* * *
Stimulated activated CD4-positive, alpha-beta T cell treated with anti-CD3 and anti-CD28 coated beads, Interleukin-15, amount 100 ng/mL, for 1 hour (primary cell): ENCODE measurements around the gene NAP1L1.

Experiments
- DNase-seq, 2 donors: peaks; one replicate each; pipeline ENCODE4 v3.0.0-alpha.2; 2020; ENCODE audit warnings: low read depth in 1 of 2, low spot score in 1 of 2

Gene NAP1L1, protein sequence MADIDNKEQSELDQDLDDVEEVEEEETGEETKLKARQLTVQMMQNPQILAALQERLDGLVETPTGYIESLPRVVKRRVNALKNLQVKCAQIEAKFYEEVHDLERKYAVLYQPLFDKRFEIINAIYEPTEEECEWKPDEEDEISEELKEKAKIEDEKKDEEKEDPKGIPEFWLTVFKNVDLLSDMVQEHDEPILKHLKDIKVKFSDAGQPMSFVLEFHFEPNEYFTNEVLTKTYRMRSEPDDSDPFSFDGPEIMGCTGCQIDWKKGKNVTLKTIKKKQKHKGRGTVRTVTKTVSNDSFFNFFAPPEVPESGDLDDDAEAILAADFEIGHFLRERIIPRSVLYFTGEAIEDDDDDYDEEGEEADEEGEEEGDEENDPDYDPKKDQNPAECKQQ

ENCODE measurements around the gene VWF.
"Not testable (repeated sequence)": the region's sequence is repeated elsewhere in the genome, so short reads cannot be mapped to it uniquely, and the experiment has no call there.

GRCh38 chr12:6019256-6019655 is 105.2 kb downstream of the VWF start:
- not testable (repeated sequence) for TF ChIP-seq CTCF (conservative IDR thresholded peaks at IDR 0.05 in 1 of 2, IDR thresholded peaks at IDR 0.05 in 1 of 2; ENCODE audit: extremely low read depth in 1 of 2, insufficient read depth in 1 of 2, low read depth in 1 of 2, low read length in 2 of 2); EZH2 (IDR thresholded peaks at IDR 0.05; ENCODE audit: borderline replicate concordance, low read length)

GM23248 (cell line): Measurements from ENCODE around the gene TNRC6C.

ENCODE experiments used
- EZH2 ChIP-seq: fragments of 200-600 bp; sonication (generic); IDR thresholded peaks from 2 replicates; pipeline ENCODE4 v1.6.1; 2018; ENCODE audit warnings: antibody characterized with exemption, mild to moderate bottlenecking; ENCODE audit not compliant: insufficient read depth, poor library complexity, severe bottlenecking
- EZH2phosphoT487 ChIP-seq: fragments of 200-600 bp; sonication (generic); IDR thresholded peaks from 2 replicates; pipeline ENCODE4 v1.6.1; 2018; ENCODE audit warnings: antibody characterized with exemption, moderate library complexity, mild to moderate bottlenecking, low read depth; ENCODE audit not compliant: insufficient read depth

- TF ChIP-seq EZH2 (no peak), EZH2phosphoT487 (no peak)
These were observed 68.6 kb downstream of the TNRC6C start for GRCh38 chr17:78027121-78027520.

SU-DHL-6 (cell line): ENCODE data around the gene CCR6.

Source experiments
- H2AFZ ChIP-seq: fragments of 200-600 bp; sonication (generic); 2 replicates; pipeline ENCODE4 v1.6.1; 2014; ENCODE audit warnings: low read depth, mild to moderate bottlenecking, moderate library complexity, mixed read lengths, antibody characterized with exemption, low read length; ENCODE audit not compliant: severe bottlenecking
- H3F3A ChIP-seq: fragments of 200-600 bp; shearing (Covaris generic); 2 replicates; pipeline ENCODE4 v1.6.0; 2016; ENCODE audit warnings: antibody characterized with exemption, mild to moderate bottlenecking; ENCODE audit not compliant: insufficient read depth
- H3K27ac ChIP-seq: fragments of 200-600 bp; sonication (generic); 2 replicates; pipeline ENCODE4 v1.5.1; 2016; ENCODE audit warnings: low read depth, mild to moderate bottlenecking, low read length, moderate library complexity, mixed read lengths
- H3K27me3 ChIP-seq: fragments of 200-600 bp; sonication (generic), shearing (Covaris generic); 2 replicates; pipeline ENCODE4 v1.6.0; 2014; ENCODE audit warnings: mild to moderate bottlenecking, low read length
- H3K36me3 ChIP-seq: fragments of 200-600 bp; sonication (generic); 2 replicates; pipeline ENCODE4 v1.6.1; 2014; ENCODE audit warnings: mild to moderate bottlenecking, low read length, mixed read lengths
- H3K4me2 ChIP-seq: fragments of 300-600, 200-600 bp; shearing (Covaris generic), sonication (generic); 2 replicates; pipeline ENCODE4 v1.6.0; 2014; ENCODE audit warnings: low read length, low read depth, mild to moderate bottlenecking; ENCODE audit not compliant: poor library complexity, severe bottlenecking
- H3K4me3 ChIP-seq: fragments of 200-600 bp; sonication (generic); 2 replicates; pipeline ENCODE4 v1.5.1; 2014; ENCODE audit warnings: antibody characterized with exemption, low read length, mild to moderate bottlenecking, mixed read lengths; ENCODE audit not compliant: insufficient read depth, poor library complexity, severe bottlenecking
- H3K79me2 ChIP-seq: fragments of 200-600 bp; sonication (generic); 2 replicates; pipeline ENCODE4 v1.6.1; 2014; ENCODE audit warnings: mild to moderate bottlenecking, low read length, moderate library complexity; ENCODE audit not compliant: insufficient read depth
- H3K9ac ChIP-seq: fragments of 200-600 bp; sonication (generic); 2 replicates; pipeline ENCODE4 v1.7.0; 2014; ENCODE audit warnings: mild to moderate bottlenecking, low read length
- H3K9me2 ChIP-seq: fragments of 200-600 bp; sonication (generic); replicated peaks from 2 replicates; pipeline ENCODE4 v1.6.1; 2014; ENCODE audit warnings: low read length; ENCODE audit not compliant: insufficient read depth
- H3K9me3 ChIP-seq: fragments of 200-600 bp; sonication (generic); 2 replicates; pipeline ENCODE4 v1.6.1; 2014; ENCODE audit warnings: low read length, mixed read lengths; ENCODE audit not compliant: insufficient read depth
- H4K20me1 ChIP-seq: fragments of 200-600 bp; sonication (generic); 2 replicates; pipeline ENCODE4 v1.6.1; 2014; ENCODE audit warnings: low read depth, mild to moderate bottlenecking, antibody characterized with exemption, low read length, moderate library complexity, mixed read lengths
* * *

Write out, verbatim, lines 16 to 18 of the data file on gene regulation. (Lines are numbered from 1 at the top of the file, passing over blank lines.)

Source experiments
- H2AFZ ChIP-seq: fragments of 200-600 bp; sonication (generic); 2 replicates; pipeline ENCODE4 v1.6.1; 2014; ENCODE audit warnings: low read depth, mild to moderate bottlenecking, moderate library complexity, mixed read lengths, antibody characterized with exemption, low read length; ENCODE audit not compliant: severe bottlenecking
- H3F3A ChIP-seq: fragments of 200-600 bp; shearing (Covaris generic); 2 replicates; pipeline ENCODE4 v1.6.0; 2016; ENCODE audit warnings: antibody characterized with exemption, mild to moderate bottlenecking; ENCODE audit not compliant: insufficient read depth